23 May Interview with Jonathan Cardona, CEO of Enemalta, Malta
BF: Enemalta is the leading energy services provider in the Maltese islands, distributing electricity and developing the national electric distribution network. Could you share with our readers the wide product/services portfolio developed in Enemalta and the recent landmarks? What kind of solutions does Enemalta provide to its clients and the different stakeholders?
Jonathan Cardona: Enemalta is the sole energy distributor in the country. Our role is to ensure the stability of electricity supply in Malta and to distribute energy throughout the country for all types of consumers, be it residential, commercial, or industrial. This decade brought about new challenges such as electrification, which is leading to an ever-increasing demand for electricity. There is a big drive coming from the European Union, among others, to shift energy from other sources to electricity.
Meanwhile, we were faced with the Russia and Ukraine War, which further expediated an existing drive to resort to alternative sources of electricity. It is our role to ensure that we have the capacity, both with regards to energy sources and the necessary distribution grid capacity to meet upcoming demands.
BF: What is the focus for this year and your perspective on the next few years to come?
Jonathan Cardona: We are investing in upgrading our electricity distribution network. We are studying upcoming energy consumption and demand trends which will be changing drastically in the next 10 years. We are identifying the areas where our grid needs to be reinforced. Consumption patterns of our clients are changing rapidly, especially during the last year. Post COVID-19 energy consumption patterns have changed: people are shifting more to electricity usage for heating and for cooking while the electric vehicle market is on the increase. We have very ambitious targets for the upcoming years. Our focus really and truly is in ensuring that we can meet this fast-increasing demand.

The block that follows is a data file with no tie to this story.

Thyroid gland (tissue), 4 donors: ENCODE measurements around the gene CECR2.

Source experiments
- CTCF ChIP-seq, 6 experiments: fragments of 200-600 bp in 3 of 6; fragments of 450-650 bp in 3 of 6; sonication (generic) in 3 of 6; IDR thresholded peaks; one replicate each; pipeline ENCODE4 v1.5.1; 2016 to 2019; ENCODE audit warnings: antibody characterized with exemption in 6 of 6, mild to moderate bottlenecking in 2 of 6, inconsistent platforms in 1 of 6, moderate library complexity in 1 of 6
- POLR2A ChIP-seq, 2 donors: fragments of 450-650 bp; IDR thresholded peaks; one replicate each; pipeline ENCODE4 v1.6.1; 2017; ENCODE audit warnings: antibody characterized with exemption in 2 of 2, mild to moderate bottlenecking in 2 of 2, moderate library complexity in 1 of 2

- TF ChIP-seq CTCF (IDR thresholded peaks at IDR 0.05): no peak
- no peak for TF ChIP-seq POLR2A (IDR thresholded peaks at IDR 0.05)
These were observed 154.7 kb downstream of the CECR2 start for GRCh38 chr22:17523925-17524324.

BF: The energy market in Malta has maintained its growth since the government froze the energy prices during the outbreak of the COVID-19 pandemic in 2020. How have the COVID-19 pandemic and the recent conflict in Ukraine affected the Maltese energy industry value chain and what Enemalta did do to overcome these challenges?
Jonathan Cardona: With regards to COVID-19, the challenge was ensuring that the health and safety of our workforce was safeguarded and maintained to high levels. It has also somewhat skewed electricity consumption because many people were working from home. This has led to some significant inefficiencies in electricity consumption; for example, four people in one office run one AC, but when it comes to working from home, these same four people would switch on an AC each in their households. Consumption shifted from being more localized in specific areas to more residential areas. Meanwhile, consumption in touristic areas increased. Obviously, hotels were less occupied, so they were consuming less energy. The real effect was post COVID-19 because the economy picked up very quickly. We could see significant increases in consumption levels on our grid.
Although we did not have direct impact when you take into consideration the Russia-Ukraine. European energy prices have increased drastically, especially over summer of last year. Consequently, our cost base has increased significantly. That was largely the main effect of the Russian-Ukraine war. Prices of our alternative sources were not directly affected as they do not depend on Russian gas. Rather, they have a long-term agreement to purchase gas from the Caribbean.
BF: With over 98 kilometers of submarine cable, the Malta-Italy Interconnector is one of the longest high voltage alternating current interconnectors of its capacity in the world. Could you tell our readers the benefits of this infrastructure connecting the energy capacity between these countries? Since Malta has a great strategic location in the middle of the Mediterranean, how is Enemalta exploring this connection in order to improve the Maltese electricity grid?